Once on Earth, Jento made contact with a group of rebels, Earthlings who were doing all they could to subvert Darkseid’s tyranny. Led by a blonde woman named Kay, this group has been stalling Darkseid as well as possible for years. Kay herself is one of Darkseid’s favorite concubines, a position that is odious to her, but of immeasurable benefit to the resistance. Another prominent resistor is Boston Brand, Deadman. As an ethereal spirit, Deadman was never eliminated during Darkseid’s super-hero pogroms. He is the perfect spy, often infiltrating Darkseid’s slave camps and monitoring parademon movements as only he can. As he cannot be followed, Brand is most often used for meeting with the most important figure in the resistance—DeSaad.

DeSaad has agreed to work with the rebels as a mole in Darkseid’s organization, only on the promise that he will be granted political asylum once Darkseid is forced off the planet.

In the meantime, though, something occurs which could throw off the entire plan. A splinter group of rebels—who mockingly call themselves “the Forever People”—have broken off from Kay’s group and decided to launch an assassination attempt against Darkseid. The leader of this group—Meta Mike—is one of the few super-humans left on Earth, with weak powers, but powers nonetheless.

One night, Mike and his group do the impossible—they sneak into the Tower of Rage and locate Darkseid, apparently asleep on his throne in the receiving hall. But Darkseid is actually already aware of the plan. Before Meta Mike and his team can assassinate him, Darkseid awakens, eyes slitted to red gashes on his craggy face, and single-handedly slaughters the entire team. The next day, news-nets carry the story of how Darkseid personally executed his would-be assassins, and humans cower as parademons mount the bloodied corpses of the rebels on the gates outside the Tower.

The game has just become more deadly—the stakes have been raised even higher. Jento has committed himself to standing face-to-face with a monster….

Eventually, Jento is granted an audience with Darkseid. As a legal monarch, Darkseid must be dealt with carefully by the Alliance. If defeated legally, he will be an outcast in the galactic community. But many worlds are willing to support Darkseid’s rights, whether out of fear, the hope of currying favor with him, or a simple difference in ethics. Thus, it is not enough for the Alliance to defeat Darkseid physically or militarily. They must conquer him in the legal arena of interstellar law, else he will only strike back harder than ever, and many worlds will not stand in his way.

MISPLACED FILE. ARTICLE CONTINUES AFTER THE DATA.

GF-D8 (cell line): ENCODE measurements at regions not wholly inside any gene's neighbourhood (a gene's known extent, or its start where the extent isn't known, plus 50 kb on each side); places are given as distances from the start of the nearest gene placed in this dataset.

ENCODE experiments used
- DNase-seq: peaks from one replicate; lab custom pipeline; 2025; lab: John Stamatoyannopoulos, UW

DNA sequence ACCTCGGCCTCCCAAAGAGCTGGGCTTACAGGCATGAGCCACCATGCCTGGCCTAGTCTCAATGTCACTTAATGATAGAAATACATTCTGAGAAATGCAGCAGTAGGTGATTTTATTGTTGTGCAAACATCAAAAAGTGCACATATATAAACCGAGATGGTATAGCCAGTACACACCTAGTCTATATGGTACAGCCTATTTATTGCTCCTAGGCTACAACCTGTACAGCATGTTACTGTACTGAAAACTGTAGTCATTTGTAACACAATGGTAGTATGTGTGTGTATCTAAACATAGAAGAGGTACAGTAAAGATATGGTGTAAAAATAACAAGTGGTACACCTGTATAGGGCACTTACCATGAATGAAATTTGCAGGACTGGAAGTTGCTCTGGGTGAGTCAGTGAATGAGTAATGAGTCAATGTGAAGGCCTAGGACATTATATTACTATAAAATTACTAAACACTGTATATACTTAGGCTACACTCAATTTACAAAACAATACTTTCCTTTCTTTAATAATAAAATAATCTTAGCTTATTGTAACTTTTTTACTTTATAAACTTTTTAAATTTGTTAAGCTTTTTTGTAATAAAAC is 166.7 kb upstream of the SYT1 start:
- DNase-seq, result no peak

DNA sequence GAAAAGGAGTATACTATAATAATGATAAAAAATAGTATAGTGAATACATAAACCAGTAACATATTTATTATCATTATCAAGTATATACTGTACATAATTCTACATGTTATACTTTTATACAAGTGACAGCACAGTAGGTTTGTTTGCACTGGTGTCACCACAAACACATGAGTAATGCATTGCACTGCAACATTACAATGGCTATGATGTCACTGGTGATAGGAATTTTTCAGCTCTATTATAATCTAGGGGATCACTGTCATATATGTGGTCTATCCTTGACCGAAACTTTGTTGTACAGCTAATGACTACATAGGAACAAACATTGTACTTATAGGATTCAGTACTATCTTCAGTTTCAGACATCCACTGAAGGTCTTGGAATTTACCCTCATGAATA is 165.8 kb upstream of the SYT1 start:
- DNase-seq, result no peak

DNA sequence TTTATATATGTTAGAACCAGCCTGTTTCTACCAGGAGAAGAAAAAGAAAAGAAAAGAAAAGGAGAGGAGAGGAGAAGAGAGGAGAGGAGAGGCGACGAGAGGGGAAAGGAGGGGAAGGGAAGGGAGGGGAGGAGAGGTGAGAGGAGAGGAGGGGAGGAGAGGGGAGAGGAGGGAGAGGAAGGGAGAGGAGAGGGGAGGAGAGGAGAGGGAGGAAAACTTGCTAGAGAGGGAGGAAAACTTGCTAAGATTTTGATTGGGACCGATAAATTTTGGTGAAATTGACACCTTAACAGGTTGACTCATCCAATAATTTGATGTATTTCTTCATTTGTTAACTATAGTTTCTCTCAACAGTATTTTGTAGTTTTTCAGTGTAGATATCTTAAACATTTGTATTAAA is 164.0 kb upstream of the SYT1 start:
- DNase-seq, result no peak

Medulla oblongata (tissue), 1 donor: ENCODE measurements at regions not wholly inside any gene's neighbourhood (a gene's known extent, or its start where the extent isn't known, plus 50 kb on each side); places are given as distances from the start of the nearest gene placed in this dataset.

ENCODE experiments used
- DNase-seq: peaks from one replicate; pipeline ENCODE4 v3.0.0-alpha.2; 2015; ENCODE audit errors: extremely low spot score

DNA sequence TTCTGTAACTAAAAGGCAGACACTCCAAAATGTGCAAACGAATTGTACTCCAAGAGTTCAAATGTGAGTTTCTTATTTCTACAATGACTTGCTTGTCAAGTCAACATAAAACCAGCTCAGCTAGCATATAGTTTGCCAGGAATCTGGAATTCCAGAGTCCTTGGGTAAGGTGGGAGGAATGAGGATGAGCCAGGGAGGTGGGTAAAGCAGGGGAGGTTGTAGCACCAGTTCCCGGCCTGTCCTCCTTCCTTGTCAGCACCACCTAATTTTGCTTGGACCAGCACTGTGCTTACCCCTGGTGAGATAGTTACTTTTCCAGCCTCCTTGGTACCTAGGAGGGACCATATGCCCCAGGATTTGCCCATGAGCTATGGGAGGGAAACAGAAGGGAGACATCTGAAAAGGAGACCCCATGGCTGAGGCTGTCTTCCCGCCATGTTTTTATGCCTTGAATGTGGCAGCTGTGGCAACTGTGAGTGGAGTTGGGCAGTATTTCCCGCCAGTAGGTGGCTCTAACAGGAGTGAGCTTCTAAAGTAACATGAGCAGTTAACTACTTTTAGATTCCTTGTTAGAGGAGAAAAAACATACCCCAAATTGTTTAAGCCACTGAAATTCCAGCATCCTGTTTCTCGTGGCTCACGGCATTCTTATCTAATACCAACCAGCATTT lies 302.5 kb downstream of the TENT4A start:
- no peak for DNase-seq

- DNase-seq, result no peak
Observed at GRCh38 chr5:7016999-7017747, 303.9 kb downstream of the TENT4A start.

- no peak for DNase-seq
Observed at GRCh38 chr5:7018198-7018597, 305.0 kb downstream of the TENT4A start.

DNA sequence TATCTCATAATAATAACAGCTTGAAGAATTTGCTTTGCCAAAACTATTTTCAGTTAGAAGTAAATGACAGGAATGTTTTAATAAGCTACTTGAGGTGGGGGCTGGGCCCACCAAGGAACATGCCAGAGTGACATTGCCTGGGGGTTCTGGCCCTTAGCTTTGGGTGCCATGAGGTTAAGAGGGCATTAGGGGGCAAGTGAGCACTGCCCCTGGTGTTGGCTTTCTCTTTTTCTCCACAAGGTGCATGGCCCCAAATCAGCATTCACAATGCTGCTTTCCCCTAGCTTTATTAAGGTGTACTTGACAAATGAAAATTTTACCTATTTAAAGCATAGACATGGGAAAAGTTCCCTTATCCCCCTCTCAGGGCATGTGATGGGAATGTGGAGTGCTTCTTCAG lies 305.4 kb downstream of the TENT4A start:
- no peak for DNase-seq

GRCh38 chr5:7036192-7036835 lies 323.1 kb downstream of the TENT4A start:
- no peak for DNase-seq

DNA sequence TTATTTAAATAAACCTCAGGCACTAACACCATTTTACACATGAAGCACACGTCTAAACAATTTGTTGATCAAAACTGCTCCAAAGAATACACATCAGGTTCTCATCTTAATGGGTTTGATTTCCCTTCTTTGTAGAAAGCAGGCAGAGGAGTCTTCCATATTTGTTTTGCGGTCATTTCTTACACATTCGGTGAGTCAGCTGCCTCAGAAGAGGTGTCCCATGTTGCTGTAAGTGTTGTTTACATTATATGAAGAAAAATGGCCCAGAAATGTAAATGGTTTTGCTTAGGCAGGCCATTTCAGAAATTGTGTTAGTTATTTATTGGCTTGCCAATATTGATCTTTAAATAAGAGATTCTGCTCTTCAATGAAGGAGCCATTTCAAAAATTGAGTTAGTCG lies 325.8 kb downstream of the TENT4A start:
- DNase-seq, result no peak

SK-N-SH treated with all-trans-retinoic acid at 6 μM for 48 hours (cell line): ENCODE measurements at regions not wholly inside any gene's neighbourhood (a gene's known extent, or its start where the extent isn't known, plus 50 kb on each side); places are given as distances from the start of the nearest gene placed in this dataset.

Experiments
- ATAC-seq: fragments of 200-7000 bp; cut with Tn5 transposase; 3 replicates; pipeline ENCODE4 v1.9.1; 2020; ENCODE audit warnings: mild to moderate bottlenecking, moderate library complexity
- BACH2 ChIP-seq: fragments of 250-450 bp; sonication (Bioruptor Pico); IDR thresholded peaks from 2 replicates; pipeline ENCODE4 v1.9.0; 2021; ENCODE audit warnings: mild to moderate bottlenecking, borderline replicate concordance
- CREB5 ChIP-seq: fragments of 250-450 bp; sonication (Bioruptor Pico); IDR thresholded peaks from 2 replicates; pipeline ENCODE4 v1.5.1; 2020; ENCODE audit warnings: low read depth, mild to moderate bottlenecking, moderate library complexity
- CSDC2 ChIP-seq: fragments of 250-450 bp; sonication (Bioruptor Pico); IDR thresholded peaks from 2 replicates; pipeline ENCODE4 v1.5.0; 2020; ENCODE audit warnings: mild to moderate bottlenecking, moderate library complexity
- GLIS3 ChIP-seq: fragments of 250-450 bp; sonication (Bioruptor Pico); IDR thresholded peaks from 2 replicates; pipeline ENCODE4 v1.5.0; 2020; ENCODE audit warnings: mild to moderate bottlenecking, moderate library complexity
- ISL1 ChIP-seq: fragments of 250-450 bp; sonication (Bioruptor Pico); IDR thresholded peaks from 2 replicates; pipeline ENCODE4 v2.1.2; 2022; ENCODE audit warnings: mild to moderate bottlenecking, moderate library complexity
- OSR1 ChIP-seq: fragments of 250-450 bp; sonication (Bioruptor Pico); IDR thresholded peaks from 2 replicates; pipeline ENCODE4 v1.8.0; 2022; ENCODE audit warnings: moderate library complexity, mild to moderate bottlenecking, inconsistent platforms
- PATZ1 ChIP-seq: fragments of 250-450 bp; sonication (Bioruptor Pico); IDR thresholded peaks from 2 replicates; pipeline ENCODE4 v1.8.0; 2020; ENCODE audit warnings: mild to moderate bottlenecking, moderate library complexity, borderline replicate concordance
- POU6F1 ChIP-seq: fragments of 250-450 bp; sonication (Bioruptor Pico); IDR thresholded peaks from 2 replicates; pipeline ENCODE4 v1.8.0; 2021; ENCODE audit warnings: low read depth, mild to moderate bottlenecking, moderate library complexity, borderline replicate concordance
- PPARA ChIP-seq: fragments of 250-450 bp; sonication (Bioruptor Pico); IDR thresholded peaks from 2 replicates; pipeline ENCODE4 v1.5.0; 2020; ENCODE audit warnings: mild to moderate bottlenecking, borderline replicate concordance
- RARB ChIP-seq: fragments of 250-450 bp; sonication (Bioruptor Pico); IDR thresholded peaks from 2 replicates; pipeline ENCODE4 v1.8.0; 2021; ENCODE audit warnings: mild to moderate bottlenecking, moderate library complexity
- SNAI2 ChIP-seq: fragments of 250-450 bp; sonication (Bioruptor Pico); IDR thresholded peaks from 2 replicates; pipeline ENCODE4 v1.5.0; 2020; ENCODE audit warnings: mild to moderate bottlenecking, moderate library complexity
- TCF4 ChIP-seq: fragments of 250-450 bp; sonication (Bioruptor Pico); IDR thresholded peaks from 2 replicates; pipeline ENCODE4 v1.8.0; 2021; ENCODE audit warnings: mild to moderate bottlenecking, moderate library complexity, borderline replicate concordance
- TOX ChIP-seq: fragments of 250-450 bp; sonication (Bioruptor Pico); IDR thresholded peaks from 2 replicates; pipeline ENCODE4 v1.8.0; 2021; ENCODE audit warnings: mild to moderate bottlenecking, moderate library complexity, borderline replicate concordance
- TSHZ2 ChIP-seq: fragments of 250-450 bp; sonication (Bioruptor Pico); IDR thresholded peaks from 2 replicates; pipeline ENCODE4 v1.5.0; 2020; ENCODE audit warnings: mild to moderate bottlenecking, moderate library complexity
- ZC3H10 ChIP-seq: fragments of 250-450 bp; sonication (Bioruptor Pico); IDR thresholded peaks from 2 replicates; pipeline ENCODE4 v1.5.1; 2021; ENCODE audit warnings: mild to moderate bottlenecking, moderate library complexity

In the course of the meeting, Jento feigns ignorance of Darkseid’s true intentions on Earth. He presents a treaty signed by all the member worlds of the Alliance. The treaty is simple: the Alliance merely requests that when Darkseid has finished with his business on Earth (whatever it may be) and leaves the world, he never return. DeSaad urges against signing the treaty, all as a ploy on the part of the resistance. They know that Darkseid would rather die than be perceived as a weakling.

Darkseid signs the “meaningless” treaty with a flourish. Jento smiles.

He reveals to Darkseid that an Alliance attack fleet is poised just beyond the moon and that if Darkseid does not abandon the planet now, they will attack.

Darkseid laughs. He has known about the pathetic attack fleet for days, and his finest armada is prepared to launch a defensive thrust immediately, protecting Earth.

Jento’s smile does not falter. “But we’re not going to attack Earth, Darkseid. We’re going to attack—and utterly destroy—the moon. Your armada won’t even have cleared Earth orbit by the time we’re finished. The result will unbalance this entire solar system, destroying the Earth, with you on it, and eliminating the chance that you’ll ever complete the Anti-Life Equation. You might escape through a Boom Tube, but Earth, and its piece of the Anti-Life Equation, will be gone…for good.”

In a rage, Darkseid grabs DeSaad by his collar and hoists him into the air. Slowly, he disintegrates DeSaad, filling the room with DeSaad’s screams and a hellish red glow.

Jento remains passive and controlled. He knows that if he flinches, Darkseid will doubt his nerve, call his bluff, and kill him where he stands.

In the end, Darkseid is forced into a Catch-22: if he leaves Earth, the final piece of the equation remains intact, but he can legally never return to claim it. If he stays, the planet will be destroyed anyway, taking with it his hopes of completing the equation.